S. Open championship showdown will be the third in four years for Djokovic and Nadal at the U.S. National Tennis Centre after they advanced in contrasting fashion.
Top seed Djokovic sealed his berth first by overtaking gutsy ninth seed Stanislas Wawrinka of Switzerland in a heart-pounding 2-6 7-6(4) 3-6 6-3 6-4 victory over four hours.
Nadal conserved his energy, dismissing eighth-seeded Richard Gasquet 6-4 7-6(1) 6-2 to improve his career record to 11-0 against the Frenchman and his 2013 hard-court record to 21-0.
The Spaniard, winner of 12 grand slam titles, won his only U.S. Open crown in 2010 against Djokovic, who claimed his Flushing Meadows title the following year against Nadal. Last year Djokovic was runner-up to Briton Andy Murray.
“Last year I didn’t have the chance to play on this court,” said Nadal, who was sidelined seven months due to a knee injury.
“To have the chance to play in the final Monday is just a dream for me. It has been two amazing weeks for me.”
Djokovic and Nadal are the most familiar of rivals and will be playing against each other for a tour record 37th time. Nadal leads their series 21-15.
“Novak is an amazing competitor,” said the reigning French Open champion. “His results say he is probably one of the best players I have ever seen. He’s a great champion and will be a tough final for me, but I hope to be ready for that.”
While Nadal took apart Gasquet in his semi-final, Djokovic got off to a slow start against an inspired Wawrinka and relied on his stamina to wear down the Swiss.
The tumultuous match included a warning for courtside coaching from Djokovic’s box, the mangling of a racket by a frustrated Wawrinka and a medical timeout for the Swiss for a strained thigh muscle.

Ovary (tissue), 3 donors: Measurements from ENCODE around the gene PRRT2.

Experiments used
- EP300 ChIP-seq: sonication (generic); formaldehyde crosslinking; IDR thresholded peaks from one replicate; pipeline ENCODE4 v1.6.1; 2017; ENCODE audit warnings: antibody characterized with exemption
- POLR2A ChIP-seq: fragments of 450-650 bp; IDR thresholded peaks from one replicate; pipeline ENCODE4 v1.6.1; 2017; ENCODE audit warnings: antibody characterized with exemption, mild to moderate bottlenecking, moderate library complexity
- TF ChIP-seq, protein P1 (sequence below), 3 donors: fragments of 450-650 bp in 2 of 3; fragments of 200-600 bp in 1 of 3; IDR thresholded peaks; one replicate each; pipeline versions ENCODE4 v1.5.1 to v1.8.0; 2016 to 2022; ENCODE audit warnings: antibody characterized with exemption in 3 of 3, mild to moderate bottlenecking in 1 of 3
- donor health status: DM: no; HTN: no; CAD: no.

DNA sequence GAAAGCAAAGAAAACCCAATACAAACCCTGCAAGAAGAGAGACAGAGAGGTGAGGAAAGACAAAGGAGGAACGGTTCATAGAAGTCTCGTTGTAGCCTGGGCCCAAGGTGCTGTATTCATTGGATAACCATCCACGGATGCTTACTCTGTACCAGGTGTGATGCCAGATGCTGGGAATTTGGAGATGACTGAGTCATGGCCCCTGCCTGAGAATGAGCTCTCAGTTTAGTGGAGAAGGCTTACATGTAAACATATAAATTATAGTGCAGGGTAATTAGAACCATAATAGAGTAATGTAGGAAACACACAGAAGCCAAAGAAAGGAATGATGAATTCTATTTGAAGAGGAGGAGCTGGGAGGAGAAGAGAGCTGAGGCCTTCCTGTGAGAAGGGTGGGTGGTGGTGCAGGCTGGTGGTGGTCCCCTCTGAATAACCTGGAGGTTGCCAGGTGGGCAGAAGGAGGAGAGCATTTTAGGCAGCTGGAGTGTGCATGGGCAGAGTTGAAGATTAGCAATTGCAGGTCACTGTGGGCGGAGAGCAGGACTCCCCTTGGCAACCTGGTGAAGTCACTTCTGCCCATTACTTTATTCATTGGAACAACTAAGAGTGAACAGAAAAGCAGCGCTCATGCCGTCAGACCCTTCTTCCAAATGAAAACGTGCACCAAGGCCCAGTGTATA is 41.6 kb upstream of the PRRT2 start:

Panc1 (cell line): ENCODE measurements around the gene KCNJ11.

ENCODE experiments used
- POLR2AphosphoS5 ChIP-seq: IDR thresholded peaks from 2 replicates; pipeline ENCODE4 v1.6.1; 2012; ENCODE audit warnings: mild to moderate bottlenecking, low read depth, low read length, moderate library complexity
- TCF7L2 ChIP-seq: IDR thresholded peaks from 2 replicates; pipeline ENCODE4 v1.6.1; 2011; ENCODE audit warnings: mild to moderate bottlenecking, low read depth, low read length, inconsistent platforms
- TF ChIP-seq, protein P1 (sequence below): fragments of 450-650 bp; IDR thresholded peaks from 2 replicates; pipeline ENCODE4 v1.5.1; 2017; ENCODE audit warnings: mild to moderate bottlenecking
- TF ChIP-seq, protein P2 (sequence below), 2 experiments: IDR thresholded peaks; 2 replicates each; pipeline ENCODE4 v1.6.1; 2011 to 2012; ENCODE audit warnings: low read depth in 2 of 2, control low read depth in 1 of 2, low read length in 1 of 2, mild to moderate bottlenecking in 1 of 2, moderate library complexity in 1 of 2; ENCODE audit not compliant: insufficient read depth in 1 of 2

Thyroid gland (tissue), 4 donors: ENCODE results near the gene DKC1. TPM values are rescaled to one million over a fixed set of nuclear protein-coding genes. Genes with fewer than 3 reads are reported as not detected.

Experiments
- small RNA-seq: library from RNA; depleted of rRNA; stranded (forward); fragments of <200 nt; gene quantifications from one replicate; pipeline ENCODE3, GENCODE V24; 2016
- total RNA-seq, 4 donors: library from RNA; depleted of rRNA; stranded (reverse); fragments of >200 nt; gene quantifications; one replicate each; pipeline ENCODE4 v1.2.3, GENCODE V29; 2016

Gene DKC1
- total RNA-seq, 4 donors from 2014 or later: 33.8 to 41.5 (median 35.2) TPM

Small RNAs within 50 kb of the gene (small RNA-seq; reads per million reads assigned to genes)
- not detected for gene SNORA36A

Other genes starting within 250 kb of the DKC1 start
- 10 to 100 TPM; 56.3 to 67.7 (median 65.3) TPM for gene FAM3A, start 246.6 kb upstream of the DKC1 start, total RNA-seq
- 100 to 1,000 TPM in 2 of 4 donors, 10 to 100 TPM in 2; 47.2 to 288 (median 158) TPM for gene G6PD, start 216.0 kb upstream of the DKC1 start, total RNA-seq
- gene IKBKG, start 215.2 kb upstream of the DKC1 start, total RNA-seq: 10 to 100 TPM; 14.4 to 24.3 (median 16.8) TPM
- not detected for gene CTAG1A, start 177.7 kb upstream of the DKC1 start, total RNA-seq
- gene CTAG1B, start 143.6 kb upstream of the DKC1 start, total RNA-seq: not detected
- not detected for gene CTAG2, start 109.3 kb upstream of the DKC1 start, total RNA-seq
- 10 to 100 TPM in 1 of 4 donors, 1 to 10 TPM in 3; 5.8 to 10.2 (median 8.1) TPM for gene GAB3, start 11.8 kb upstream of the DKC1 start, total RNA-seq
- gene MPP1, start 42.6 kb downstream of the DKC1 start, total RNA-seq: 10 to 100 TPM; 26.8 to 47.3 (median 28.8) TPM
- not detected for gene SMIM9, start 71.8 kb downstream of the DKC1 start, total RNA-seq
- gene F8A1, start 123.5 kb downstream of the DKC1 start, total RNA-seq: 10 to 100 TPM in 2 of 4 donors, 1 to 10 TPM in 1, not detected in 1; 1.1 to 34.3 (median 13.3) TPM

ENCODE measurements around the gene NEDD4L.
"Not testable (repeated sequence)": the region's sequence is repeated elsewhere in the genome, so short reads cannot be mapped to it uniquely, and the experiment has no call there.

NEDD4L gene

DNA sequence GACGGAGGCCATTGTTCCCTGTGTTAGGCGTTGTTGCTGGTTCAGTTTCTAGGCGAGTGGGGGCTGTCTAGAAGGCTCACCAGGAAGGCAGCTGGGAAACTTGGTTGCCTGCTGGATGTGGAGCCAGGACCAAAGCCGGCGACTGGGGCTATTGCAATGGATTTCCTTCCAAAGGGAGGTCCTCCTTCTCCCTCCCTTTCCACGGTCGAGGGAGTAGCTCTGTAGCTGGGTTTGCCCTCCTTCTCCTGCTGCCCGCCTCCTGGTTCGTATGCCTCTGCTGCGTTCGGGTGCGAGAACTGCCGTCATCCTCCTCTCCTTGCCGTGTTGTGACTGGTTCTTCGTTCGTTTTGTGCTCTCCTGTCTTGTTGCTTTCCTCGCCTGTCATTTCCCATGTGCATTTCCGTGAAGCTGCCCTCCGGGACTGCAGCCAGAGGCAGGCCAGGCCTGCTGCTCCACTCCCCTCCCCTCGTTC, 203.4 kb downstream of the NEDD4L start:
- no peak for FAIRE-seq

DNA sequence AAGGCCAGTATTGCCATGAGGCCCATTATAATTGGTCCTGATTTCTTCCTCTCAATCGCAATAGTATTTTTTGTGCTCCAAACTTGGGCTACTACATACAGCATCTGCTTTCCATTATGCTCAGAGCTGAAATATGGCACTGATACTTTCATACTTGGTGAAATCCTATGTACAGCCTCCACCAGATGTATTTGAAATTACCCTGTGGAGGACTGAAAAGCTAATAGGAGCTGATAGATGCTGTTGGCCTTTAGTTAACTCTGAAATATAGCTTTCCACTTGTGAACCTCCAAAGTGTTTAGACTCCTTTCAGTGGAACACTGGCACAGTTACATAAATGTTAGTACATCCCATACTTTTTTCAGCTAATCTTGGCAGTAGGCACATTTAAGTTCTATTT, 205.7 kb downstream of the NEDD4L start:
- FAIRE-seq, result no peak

It reached a crescendo at 1-1 in the fifth set on Wawrinka’s serve.
The combatants locked into a marathon duel that lasted 21 minutes and featured a series of fierce rallies and brilliant shot-making.
Wawrinka fought off five break points among 12 deuces before closing out the game on the 30th point with a service winner, and players earned warm ovations for their desire and skill.
“These matches are what we live for, what we practise for,” Djokovic said after reaching his fourth successive U.S. Open final.
“All the credit to (Wawrinka) for being so aggressive and playing so well. I’m just fortunate to play my best tennis when I needed to.”
Djokovic said he had to regroup after that epic game.
“Twenty-one minutes. Wow,” said the Serb. “I was thinking whoever wins this game is going to win the match. I told myself I was going to have to fight again.”
The Herculean effort seemed to sap the last bit of energy from Wawrinka, who had earlier left the court for treatment of a thigh strain during the changeover when trailing 4-1 in the fourth set.
Djokovic held serve, then broke Wawrinka in the next game for a 3-2 lead and served out to win another classic encounter between the pair following their five-set struggle in the fourth round of the Australian Open, where the Serb closed out the decisive set 12-10.
“It was a great tournament for me,” said Wawrinka after his first grand slam semi-final. “Tough match, tough loss. I gave everything. I fought until the end. With this crowd, it was an amazing experience.”
Czech pair Andrea Hlavackova and Lucie Hradecka capped off Saturday’s programme by winning the women’s doubles title with a 7-6(4) 6-1 6-4 win over Australians Ashleigh Barty and Casey Dellacqua.
World number one Serena Williams will take on number two Victoria Azarenka for the women’s singles title on Sunday in a tantalising rematch of last year’s championship decider.
That will follow the men’s doubles final with Austria’s Alexander Peya and Brazilian Bruno Soares facing Radek Stepanek of the Czech Republic and India’s Leander Paes.
(Editing by Gene Cherry / Ian Ransom)